A milestone in itself, at least, one to note and beat in the coming year – once I manage find my cyclometer again (*sigh*). Another milestone: first long-haul tour, from Toronto to Kingston. Over 380 km of road and light trail, with the exception near Cobourg, which was some tough trail for someone loaded for road touring. Great ride, scenic, and okay (actually, rather poor) weather. Covered in 3 days, it still came to a push at the end, when lost in Prince Edward County (a very hill county, with plenty-o-climbs to make up for the rest of the trip).

Lookout near Lake on the Mountain, Prince Edward County.

Milestone #3 – What I’ve learned from the experience: ALWAYS BRING SPARE TUBES! A tire patch kit won’t cut it if the valve-stem rips off. Try fixing that in the rain, in the middle of nowhere (well, I managed to, but you might not!).  Also, bring lots of water bottles if you know your fellow rider gets thirsty easily. And I mean a lot.

Enjoy the rest of the Holidays!

Family Visits

Went to visit family in Kingston this past weekend. The Clan is getting larger by the year… I’ve too many cousins to count. Well, 13. Or is it 14? Oh, and enough aunts and uncles to sink the Titanic as well – which, for all we know, they may very well have. We (my immediate family) who live in Toronto, however, are not that numerous, but still manage to have a very poor track record for being punctual, despite not having to deal with as many bodies to get organized. The plan this Christmas: we get packed Friday to leave by 8:30 AM Saturday for K-town. The actual result: finished packing by 2 AM Saturday, left at 10:00 AM after we dragged ourselves out of bed. And then we got caught in a snow storm:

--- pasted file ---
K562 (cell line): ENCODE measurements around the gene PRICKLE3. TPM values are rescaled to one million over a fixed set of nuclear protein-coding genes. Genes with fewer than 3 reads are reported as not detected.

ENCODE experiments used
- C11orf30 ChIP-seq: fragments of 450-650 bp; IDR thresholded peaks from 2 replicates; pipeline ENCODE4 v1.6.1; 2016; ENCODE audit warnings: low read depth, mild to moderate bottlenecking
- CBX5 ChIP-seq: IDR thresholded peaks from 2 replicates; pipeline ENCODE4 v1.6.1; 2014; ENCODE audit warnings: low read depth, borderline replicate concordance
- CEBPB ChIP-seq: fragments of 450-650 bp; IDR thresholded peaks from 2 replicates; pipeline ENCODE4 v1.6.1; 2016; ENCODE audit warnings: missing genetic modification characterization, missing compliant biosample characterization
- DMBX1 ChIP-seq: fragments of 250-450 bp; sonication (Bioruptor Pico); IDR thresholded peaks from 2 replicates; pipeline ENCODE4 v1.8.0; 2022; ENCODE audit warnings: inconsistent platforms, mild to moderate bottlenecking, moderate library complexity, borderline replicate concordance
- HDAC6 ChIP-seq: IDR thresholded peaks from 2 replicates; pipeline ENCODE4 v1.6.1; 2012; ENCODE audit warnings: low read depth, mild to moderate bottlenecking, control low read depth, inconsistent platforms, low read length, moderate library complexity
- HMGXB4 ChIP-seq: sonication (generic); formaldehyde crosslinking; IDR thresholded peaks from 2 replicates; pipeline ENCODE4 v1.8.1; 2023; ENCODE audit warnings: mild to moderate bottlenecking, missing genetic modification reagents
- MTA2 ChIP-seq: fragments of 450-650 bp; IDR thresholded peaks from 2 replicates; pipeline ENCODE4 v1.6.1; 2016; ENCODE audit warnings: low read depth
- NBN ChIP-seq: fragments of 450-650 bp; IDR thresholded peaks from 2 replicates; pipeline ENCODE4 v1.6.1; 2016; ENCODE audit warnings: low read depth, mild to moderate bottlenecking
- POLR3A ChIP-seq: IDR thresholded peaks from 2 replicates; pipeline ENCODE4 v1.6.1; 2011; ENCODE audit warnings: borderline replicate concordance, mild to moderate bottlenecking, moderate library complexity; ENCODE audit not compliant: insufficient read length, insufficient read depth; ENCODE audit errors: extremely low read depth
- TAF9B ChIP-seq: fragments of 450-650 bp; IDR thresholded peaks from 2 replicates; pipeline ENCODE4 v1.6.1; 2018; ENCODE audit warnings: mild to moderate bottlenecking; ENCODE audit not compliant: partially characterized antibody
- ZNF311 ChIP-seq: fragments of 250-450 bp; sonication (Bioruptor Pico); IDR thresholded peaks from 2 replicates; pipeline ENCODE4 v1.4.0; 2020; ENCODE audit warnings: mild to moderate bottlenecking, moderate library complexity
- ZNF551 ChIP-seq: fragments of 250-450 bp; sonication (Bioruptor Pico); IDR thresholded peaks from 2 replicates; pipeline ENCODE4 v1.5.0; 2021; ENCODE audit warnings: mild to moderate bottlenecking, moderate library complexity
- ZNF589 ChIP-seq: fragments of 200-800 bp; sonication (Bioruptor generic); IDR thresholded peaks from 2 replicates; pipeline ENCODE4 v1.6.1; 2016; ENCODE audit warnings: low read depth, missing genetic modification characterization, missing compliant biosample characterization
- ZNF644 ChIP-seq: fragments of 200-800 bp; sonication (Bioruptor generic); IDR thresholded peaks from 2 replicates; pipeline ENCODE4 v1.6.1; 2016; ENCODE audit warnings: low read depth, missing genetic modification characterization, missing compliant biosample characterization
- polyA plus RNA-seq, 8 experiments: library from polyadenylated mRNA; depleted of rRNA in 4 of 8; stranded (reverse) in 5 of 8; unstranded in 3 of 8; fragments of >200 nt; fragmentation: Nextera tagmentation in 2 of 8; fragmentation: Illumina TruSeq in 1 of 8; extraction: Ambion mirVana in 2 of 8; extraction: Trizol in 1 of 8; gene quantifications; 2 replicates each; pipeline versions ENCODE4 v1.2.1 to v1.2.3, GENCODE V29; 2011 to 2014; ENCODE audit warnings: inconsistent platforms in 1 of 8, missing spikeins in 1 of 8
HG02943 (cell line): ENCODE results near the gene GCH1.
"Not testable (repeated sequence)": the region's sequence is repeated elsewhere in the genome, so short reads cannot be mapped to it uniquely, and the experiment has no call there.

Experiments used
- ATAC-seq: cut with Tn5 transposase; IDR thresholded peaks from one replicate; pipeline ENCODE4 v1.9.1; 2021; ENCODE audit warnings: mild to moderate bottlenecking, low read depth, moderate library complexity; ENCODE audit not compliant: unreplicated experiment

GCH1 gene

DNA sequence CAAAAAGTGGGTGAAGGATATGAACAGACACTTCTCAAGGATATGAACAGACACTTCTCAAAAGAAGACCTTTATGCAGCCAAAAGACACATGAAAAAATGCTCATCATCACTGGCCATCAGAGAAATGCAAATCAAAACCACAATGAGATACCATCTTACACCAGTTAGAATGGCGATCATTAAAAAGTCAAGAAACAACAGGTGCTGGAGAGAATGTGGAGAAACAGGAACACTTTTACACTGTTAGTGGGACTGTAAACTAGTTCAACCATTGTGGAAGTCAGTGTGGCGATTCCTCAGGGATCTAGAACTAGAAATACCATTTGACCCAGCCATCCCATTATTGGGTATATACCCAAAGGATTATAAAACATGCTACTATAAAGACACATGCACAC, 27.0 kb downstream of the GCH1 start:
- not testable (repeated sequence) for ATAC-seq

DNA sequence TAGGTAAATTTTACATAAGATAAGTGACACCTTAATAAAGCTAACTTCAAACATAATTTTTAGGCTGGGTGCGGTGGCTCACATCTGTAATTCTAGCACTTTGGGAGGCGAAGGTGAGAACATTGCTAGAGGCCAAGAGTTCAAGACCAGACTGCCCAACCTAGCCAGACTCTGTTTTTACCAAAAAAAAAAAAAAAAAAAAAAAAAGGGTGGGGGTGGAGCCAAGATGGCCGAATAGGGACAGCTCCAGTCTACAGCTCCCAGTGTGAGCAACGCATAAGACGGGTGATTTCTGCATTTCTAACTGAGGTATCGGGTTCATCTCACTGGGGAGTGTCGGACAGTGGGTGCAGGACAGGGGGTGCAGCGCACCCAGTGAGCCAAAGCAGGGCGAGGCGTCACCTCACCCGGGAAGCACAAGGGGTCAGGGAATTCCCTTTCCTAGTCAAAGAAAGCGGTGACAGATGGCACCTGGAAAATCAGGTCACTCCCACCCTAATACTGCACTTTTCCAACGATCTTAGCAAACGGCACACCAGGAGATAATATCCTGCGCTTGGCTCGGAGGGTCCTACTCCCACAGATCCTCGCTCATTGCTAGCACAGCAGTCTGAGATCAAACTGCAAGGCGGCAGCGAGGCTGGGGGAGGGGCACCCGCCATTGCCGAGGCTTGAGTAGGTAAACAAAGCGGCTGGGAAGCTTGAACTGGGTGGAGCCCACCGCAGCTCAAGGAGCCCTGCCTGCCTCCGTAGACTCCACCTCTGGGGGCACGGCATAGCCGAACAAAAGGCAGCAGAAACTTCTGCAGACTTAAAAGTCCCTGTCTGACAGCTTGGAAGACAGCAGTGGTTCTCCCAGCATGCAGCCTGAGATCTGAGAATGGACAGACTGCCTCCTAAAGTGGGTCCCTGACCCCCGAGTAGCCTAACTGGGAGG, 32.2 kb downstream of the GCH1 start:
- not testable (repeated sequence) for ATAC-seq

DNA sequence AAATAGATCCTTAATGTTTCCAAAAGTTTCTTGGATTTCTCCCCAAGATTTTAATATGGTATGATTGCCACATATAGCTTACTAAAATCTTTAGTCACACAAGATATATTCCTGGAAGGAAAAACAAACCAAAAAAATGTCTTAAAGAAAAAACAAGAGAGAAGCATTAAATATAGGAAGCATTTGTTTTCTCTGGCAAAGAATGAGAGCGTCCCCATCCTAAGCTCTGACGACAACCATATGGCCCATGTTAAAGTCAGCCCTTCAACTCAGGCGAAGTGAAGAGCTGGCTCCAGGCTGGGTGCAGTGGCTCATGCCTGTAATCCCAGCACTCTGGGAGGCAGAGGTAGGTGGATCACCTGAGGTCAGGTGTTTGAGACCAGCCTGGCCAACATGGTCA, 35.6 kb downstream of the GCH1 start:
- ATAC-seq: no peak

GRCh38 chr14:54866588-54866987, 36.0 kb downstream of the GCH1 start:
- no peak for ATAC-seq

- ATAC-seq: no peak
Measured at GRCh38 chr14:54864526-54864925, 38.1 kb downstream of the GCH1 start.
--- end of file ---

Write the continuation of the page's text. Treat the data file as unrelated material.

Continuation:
Scary drive up – hit snow squalls in Trenton, the average speed on the 401 dropped to ~50 km/h, but yet a few intrepid drivers (a crazy in a wee hatchback and then a redneck in a hummer) plugged away at high-speed. And with them too went many of the 18-wheelers (one started to split lanes as we were passing! f@*&!) – any that, my friends, is why I like freight trains.

We arrived 4 hours late, and so missed ice skating w/ the rest of the clan (*sob!*), as well as arrived ‘fashionably late’ to the Christmas party. All else went well, till we were nearly late for church the following day.

We weren’t so late as to miss the sunset at the lodge, however!

Oh – one interesting (well, odd, at least) thing that I saw this weekend, travelling back at night:

Just a TV, Chillin’ outside 

It’s a TV set, on at 11 PM in the cold, outside, in front of a closed eatery. Any takers? It’s somewhere near the intersection of MacDonnell and Princess streets in Kingston. Sorry about the blurry photo; it was late and the car was moving too quickly to take a good shot.

A Winter’s Outing

Went for a few hours’ ride today – the first full test of the ‘new’ tyres; they are actually 16-year-old ‘Dual Sport’ (i.e., wide as a mountain tire!) Chen Shins which came with the bicycle. They did a real swell job, once I let some air out to run them at ~45 psi, handling the snow, road, gravel and even some ice without slipping.

 My GT has lots of extra room for an